“When we had bad times here, everyone stood by me and your job now is to stand by your new manager,”

The club’s directors (and fans), however, did not share Ferguson’s sentiments and unfortunately (for Liverpool supporters) Moyes found the level of expectation too high at Manchester United and was relieved of his duties before the end of his first season in charge. It was the right decision, although taken too late in the season, as a new manager needed to be courted and put in place.

That new manager was Dutchman Louis van Gaal, and he was touted as being the right appointment for a club of United’s stature. After all, this was a man who had succeeded at Ajax, Barcelona and Bayern Munich and was someone who was used to winning, someone who the players (and the fans) would respect, someone who would bring the glory days back to Old Trafford.

Unfortunately, it hasn’t quite panned out that way for Louis van Gaal and Manchester United so far. The complaints have been loud about the boring playing style and van Gaal’s “win at any cost mentality”, and unfavourable comparisons have been made to United’s former playing style under Ferguson.

There are certain Red Devils supporters, drunk off a twenty-year supply of breathtaking attacking and silverware-laden football, who find it incredibly difficult to adjust to the new transitory regime. They are the ones who lament that the football is not being played “the Manchester United way” and want van Gaal to be shown the exit door. Football managers in the current environment are required to deliver results, and to deliver them quickly – there is minimal time given to a manager to implement his football philosophy and find the right personnel to fit in his system.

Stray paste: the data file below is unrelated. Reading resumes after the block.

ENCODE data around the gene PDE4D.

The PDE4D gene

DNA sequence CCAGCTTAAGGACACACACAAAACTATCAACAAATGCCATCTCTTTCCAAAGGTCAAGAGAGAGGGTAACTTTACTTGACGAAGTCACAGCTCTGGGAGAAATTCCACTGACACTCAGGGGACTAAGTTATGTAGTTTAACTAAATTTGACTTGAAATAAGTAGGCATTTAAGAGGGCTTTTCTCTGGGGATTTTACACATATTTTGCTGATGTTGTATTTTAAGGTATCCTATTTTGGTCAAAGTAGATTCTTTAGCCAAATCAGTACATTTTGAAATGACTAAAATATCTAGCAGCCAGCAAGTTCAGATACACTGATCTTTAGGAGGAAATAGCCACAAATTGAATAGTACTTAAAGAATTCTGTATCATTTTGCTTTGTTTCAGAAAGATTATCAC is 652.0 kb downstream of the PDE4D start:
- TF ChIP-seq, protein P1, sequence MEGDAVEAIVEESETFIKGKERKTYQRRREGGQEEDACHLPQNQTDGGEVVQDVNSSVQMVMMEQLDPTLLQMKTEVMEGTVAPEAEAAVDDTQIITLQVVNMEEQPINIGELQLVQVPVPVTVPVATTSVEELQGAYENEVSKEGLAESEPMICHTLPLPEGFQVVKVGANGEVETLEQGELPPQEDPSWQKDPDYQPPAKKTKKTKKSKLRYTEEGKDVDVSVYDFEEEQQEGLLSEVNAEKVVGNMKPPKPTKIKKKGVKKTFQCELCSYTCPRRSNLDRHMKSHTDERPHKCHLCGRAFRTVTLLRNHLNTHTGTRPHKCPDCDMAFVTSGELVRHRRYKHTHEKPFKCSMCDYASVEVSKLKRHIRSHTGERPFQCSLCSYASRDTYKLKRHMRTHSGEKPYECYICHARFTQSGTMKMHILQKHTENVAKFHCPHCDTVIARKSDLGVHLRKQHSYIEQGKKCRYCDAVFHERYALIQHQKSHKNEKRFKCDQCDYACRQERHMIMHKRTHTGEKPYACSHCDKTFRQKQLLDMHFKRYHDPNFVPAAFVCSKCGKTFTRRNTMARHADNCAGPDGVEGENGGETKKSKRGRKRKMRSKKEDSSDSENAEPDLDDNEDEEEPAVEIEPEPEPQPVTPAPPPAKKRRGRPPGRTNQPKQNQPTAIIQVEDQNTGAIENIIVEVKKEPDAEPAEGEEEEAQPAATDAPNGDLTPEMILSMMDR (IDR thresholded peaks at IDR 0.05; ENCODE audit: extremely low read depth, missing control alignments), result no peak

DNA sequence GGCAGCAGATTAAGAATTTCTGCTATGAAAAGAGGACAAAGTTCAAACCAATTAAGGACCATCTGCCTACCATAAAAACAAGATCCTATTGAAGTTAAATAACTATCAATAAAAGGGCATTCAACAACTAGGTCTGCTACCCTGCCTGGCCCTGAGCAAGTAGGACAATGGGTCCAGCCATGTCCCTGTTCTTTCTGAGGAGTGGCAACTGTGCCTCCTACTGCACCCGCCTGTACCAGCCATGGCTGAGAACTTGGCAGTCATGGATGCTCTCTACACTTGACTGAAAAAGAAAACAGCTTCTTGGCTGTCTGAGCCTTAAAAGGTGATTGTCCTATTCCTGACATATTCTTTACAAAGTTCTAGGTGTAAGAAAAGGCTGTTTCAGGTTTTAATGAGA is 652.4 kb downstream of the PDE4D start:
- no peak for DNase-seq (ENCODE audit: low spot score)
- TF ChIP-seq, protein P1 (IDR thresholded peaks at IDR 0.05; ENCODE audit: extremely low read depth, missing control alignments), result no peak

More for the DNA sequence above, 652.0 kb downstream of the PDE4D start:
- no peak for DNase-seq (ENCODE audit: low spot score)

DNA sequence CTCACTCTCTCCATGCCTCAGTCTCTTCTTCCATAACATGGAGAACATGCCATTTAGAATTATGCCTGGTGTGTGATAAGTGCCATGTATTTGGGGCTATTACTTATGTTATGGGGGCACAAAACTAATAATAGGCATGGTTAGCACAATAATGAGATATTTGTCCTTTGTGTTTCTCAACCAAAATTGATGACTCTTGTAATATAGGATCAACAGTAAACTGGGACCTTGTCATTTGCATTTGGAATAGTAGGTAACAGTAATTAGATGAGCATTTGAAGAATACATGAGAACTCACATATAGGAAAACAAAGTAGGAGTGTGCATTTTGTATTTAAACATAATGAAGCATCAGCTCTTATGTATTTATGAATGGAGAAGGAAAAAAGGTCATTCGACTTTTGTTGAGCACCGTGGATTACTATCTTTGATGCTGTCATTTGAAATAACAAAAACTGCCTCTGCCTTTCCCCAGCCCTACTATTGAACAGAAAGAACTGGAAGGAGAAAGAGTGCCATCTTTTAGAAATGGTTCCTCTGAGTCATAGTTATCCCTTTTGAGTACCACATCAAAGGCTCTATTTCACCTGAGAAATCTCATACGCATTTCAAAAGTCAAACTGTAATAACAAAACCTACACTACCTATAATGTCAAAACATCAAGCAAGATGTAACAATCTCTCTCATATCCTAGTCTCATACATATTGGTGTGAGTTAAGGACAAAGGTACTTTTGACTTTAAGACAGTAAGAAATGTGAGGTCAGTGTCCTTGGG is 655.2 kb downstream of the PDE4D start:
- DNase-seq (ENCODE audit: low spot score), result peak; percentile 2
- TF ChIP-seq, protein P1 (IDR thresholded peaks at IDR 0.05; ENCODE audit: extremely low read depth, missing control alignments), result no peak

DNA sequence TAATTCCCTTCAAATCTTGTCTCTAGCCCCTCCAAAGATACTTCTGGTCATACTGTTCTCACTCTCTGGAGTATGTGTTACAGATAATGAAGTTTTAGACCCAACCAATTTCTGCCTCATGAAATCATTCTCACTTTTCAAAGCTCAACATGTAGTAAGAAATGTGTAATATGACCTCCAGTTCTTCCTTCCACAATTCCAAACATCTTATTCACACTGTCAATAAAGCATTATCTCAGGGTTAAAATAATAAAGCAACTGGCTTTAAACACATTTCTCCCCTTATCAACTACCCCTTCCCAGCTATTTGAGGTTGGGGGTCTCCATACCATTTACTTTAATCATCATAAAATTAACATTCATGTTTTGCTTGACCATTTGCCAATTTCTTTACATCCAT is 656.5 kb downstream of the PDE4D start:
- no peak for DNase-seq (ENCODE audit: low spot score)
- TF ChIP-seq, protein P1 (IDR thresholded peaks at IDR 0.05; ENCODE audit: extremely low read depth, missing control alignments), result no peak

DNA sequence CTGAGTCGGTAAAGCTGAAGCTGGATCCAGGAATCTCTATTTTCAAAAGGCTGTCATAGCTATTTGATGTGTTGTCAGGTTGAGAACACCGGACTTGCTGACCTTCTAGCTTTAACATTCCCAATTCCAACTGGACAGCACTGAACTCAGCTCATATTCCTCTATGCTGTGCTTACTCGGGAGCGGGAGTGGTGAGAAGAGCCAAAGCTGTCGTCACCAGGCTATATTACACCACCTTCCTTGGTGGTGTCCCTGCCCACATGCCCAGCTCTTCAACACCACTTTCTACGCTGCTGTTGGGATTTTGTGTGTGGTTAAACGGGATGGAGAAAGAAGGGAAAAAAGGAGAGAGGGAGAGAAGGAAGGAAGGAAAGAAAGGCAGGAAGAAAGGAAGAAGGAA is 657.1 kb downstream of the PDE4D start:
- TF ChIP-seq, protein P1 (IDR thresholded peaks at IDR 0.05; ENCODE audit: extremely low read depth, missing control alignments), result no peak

It must be noted that Manchester United’s current crop of players are not a team of world beaters – there are talented individuals in the squad, there are mediocre players and there is Wayne Rooney but this team is not one that would have opposition players quaking in their boots. The challenge for United is to ensure that they are still able to attract and retain world class players to ensure that the team can continue to win silverware and maintain on-pitch success. As soon as players like David De Gea start to depart from the club (and are replaced with lower quality individuals) this could signal the start of the decline at Manchester United.

It’s too early to speak of a crisis at Manchester United as the club is on a sound financial footing and has a massive global brand which can lure potential managers and players alike.

There is a famous quote that says “those who cannot remember the past are condemned to repeat it”. The warning signs are there and Manchester United would do well to avoid the mistakes of the team they knocked off their perch.

 

 

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About Ticha Pfupajena

I'm beginning to get the sense that my career as a professional footballer may not happen. As a result, I'll try write about football and sports instead....

Discussion

3 thoughts on “Liverpool and Manchester United – after the dominance

  1. Yeah, no crisis yet. Sadly the same can’t be said of my team at the moment

    Posted by kaiaisago | 13/01/2016, 21:21
  2. Hi As usual, interesting and thought provoking article.

    Posted by madala | 14/01/2016, 11:26
  3. Love your blog! I am a big fan of your writing. I am Hammad from Sporticos.com and I was wondering if you’d be interested in forming a partnership with us. If yes, please get in touch!

    Posted by hammadzahid1997 | 25/01/2016, 09:14